Craig
Moderator, ResilientCity.org

Craig Applegath is a founding member and moderator of ResilientCity.org, and an Architect and Principal at Cohos Evamy Integratedesign in Toronto

------------------------


Letter from Bill McKibben / Sat 24/10/2009 9:35 PM

Dear friend,

Today in New York was one of the most amazing experiences of my life.

As I stood in Times Square and watched images flood in from every corner of the world on the big screens, I finally saw what a climate movement looked like -- and it looked diverse and creative and beautiful.

Please head to www.350.org and spend a few minutes watching the pictures. We need you to feel the strength of this movement, and to see how creative and committed this movement is, all across the planet.

It was so sweet to watch the day move around the globe, with thousands upon thousands of pictures appearing, sometimes a dozen a minute! There were photos of climbers high on the glaciers of Switzerland holding 350 banners, of bicycle parades from Copenhagen to San Francisco, of organizers in Papua New Guinea beating their church gong 350 times while churches in Barcelona rang their bells 350 times. Photos of activists protesting coal plants and celebrating wind farms, of students in 350 shirts repairing their flooded homes in Manila, and of thousands of people marching in the streets of Bogota and Kathmandu. Photos of people from different races and classes, religions and nationalities, coming together around a simple and powerful number to save our planet. Thousands took to the streets in Addis Ababa and Mexico City; we had huge parades in places like Togo and Seattle.

You were by far the biggest news story on Google, on CNN, on the front pages of newspapers around the planet. And these pictures were seen around the world, in newspapers from Beijing to Boston, on TV stations from New Delhi to New York, and on blogs, social networks, and websites across the internet.

Together, we've shown the world that a global climate movement is possible and set a bold new agenda for the upcoming United Nations Climate Meetings in Copenhagen this December. The 350 target is the new bottom line for climate action and world leaders must now meet that target.

We thought we would be tired after many sleepless nights planning this day, but in fact we're more energized than ever. We're preparing to deliver the photos and messages from your events to every national delegation to the United Nations on Monday, and planning to hand the photos to high-level ministers at upcoming climate negotiations in Barcelona and Copenhagen. So if you haven't uploaded your best pictures from the event yet, please do so right away by sending us an e-mail to photos@350.org with your photos attached, with your City, Country as the subject and the body as the action description.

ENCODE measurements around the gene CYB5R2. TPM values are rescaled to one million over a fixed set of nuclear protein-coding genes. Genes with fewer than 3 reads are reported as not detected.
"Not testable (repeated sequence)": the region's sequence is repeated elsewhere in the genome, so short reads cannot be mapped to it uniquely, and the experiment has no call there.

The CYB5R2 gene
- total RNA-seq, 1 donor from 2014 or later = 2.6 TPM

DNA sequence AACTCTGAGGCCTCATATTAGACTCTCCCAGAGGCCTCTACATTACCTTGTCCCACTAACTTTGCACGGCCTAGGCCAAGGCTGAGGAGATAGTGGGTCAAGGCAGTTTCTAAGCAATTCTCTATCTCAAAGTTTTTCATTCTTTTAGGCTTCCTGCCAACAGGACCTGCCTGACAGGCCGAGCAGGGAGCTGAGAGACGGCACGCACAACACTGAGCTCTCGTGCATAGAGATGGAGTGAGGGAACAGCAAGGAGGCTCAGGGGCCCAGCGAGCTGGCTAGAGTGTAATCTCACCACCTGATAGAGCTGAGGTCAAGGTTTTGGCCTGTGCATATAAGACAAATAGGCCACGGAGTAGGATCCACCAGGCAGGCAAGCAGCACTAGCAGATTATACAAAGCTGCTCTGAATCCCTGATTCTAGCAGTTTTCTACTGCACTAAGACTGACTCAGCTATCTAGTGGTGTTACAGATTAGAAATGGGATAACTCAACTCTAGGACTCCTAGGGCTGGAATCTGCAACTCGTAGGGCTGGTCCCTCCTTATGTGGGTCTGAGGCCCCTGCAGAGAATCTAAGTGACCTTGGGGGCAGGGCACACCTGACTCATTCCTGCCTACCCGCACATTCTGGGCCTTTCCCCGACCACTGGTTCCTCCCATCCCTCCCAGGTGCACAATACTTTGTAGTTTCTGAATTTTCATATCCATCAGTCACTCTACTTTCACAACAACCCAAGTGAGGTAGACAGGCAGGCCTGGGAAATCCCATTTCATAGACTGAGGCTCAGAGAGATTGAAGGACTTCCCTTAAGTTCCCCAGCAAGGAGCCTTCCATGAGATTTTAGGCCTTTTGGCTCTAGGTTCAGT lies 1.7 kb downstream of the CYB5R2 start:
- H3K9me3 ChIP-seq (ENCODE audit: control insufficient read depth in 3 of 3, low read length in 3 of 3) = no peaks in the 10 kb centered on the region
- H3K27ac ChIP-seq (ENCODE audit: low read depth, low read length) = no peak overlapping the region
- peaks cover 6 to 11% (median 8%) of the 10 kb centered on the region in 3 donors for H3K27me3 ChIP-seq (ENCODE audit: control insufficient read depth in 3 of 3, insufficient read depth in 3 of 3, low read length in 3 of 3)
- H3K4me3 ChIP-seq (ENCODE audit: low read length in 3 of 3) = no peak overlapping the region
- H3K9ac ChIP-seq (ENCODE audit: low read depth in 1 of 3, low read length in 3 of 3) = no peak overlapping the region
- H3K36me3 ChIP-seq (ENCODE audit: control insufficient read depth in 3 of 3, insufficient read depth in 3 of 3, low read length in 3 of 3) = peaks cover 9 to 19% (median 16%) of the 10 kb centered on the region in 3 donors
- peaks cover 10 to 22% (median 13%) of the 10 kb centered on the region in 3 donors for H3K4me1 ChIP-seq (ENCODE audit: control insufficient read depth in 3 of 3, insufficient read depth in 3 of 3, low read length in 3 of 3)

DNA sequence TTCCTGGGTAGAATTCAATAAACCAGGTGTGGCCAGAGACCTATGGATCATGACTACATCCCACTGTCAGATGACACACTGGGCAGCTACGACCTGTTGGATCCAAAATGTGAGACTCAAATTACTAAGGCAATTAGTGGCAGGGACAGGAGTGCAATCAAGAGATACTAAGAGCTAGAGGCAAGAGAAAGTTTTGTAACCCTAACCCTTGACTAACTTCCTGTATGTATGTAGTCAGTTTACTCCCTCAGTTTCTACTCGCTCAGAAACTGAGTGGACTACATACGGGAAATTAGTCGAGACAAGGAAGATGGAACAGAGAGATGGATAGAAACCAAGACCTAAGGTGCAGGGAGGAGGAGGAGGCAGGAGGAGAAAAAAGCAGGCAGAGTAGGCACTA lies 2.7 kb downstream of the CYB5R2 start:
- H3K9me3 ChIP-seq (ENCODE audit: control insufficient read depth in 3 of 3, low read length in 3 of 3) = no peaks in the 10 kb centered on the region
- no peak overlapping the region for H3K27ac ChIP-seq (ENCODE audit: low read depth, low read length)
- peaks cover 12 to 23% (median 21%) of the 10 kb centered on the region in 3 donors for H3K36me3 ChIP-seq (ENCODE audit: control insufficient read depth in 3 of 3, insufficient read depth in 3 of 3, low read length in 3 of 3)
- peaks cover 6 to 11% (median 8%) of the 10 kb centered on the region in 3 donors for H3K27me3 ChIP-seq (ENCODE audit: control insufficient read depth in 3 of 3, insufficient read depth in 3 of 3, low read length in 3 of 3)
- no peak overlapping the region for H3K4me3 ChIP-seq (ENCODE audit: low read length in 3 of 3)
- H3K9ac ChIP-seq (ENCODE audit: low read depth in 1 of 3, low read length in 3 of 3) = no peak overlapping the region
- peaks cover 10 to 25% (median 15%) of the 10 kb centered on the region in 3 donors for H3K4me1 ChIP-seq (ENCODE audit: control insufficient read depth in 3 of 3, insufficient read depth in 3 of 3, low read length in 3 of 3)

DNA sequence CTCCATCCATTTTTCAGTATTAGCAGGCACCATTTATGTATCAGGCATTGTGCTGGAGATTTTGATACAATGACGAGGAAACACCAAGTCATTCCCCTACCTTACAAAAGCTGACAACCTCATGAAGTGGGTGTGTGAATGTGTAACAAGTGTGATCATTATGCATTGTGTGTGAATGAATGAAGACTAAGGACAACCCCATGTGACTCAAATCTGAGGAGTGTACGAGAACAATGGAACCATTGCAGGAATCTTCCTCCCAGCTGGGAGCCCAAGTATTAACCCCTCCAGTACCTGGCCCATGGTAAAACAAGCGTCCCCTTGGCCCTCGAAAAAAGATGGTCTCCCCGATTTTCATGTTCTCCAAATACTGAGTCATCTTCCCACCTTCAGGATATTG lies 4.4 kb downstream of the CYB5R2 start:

Thank you more than we can possibly say. We'll (of course) be asking you to do lots more in the weeks ahead -- but today, lean back, relax, look through pictures at 350.org, and savor your accomplishment. You were part of what many journalists called "the most widespread day of political action the world has ever seen."

Together with millions around the world, you made a real difference already -- get ready to make much more in the days, weeks and months to come.

With hope,

Bill McKibben and the whole 350.org Team

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ResilientCity Planning and Design Strategies Development

Oct 4, 2009 10:02 PM
Craig Applegath

We are now in the process of developing a set of planning and design strategies for increasing the resilience of cities. The strategies that we are developing include:

Urban Design Strategies:

  1. Increasing Urban Density
  2. Increasing Public Mass Transit
  3. Increasing Pedestrian Circulation
  4. Increasing Bicycle Use
  5. Planning for Mixed Use
  6. Planning for Integration with Local Environmental Eco-Systems
  7. Planning for the Re-localization and Self-sufficiency of Food Production and Distribution
  8. Planning for the Re-localization and Self-sufficiency of Electrical Power Generation and Distribution
  9. Planning for the Implementation of Low-cost Residential Accommodation for Environmental Refugees
  10. Conservation of Nutrient Cycles in our Food and Waste Systems

Building Design Strategies:

  1. Increasing Robustness of Building Construction
  2.  Increasing levels of Building Envelope Insulation in New Buildings
  3. Re-cladding of Existing Buildings to Increase Building Insulation
  4. Increasing use of local and regional construction materials
  5. Increasing use of construction techniques and material that can be assembled by hand without machinesgies

If you have any thoughts on these, or would like to contribute some examples of instances where you think these strategies have been very effectively implemented, we would very much appreciated hearing from you. Please get back to us on this blog or through our Contact Form.

Thanks in advance!

Craig
Moderator, ResilientCity.org


Craig Applegath is a founding member and moderator of ResilientCity.org, and an Architect and Principal at Cohos Evamy Integratedesign in Toronto

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September 2009